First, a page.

The EU and Animal Welfare: Still a Long Way to Go
Yet, as Pollo rightly said, the European treaties declare that animals deserve wellbeing and welfare, acknowledging that since they are living beings, they have rights too. But what is the EU currently doing to improve their living conditions?
“Twenty years ago, when we decided that we needed rules for animal welfare and wellbeing in Europe, national governments were still discussing useful and useless suffering in animal farming”, remarked Andrea Gavinelli, head of unit on animal welfare at the EU Commission. “Of course, many things have changed since then. Today, we have the EU Green Deal and the Farm to Fork Strategy, and the EU is working towards sustainable food supply chains.”
According to the EU representative, the EU Commission’s goal is to integrate animal welfare within the elaboration of these sustainable food supply chains. One example regards the reduction of antibiotics in animal farming. European societies do not want animals to be mistreated and miserable in farms anymore, and the European Commission cannot ignore them any further. Before summer, they committed to address the demands of the European Citizens Initiative “End the Cage Age”, supported by many organizations across Europe, Slow Food included, and signed by over a million EU citizens, demanding a ban of caged-animal farming in Europe. “We will do it, at least for some types of animals. It will take time because we need to consider the economic impact it can have. The analysis will be conducted over the next two years, and presented in 2023.”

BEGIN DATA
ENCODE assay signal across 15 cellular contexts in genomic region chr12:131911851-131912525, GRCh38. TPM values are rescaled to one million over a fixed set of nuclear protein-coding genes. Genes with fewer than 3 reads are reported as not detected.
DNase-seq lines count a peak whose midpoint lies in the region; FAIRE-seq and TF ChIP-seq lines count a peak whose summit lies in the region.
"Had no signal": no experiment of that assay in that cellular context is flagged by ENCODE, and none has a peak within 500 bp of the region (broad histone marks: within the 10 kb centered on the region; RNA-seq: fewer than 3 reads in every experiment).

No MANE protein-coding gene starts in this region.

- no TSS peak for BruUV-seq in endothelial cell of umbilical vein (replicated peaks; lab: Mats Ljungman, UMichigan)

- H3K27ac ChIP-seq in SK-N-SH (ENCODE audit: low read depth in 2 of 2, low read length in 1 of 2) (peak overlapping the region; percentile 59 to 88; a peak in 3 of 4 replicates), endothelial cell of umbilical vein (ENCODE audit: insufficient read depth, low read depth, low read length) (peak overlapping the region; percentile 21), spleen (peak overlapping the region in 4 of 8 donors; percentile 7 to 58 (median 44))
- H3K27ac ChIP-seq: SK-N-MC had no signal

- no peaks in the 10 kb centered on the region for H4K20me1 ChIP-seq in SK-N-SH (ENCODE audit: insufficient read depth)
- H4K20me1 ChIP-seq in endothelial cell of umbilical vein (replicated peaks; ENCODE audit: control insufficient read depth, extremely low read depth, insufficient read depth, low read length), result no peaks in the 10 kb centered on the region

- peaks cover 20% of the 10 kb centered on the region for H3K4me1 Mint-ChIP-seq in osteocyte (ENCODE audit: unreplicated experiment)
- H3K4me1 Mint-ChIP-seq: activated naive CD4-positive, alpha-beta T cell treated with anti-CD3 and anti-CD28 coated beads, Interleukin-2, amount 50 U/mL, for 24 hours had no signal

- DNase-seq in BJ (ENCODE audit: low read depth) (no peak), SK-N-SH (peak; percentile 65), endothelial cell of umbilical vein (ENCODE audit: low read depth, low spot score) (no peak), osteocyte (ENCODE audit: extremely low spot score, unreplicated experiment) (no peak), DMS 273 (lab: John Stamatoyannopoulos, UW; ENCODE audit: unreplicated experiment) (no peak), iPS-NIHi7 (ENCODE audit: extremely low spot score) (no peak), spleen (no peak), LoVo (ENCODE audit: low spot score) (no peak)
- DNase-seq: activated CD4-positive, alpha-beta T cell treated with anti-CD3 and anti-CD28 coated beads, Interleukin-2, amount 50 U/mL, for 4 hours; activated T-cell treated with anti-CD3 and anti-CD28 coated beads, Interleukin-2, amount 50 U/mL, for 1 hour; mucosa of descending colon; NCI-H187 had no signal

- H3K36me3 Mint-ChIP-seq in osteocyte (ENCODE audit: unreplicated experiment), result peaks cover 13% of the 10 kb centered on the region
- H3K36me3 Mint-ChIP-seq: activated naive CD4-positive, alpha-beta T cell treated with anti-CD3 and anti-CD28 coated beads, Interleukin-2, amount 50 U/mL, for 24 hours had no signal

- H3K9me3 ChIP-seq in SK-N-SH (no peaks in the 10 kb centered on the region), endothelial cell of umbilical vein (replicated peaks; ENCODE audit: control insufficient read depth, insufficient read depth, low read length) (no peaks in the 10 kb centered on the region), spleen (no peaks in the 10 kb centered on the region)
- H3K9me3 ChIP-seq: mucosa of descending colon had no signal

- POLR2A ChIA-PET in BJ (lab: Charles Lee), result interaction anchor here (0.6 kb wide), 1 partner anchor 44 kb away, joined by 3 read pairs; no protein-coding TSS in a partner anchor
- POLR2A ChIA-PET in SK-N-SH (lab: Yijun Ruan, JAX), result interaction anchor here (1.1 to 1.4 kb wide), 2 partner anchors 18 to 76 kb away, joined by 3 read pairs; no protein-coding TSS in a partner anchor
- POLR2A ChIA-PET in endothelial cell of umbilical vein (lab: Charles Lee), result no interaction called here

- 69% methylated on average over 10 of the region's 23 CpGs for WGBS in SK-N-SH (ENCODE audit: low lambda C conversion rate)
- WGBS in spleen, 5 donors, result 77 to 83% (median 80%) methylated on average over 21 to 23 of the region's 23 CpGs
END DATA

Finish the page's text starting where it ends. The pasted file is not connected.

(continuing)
And what about animal welfare labelling? “We are studying the possibility of harmonizing existing labels across Europe to bring clarity to the consumers. At the moment, we only have one label focused on production methods for eggs, which has brought about significant change in people’s eating habits. But for other products, especially compound processed products, animal welfare labelling could have the opposite effect. These certifications are so expensive that farmers get discouraged. So, the EU needs to invest efficiently in order to avoid negative social and economic impact on farms”, concluded Gavinelli.
Animals are Essential to Sustainable Agriculture
Ten minutes before the end of the conference, moderator Jacopo Goracci put a thorny question on the table: “Is sustainable agriculture without animals possible?” A complex and controversial question, that received a straight answer from Fred Provenza. For him, sustainability without animals is not possible, as animals are essential for ecological systems. “The key point to remember is that all life is sacred. We are members of nature’s community; what we do to them, we ultimately do to ourselves. Only by declaring love and respect on them, will we get to sustainability.”
A great note of hope and love to conclude a very enriching conference! Watch it again here:
by Alice Poiron, firstname.lastname@example.org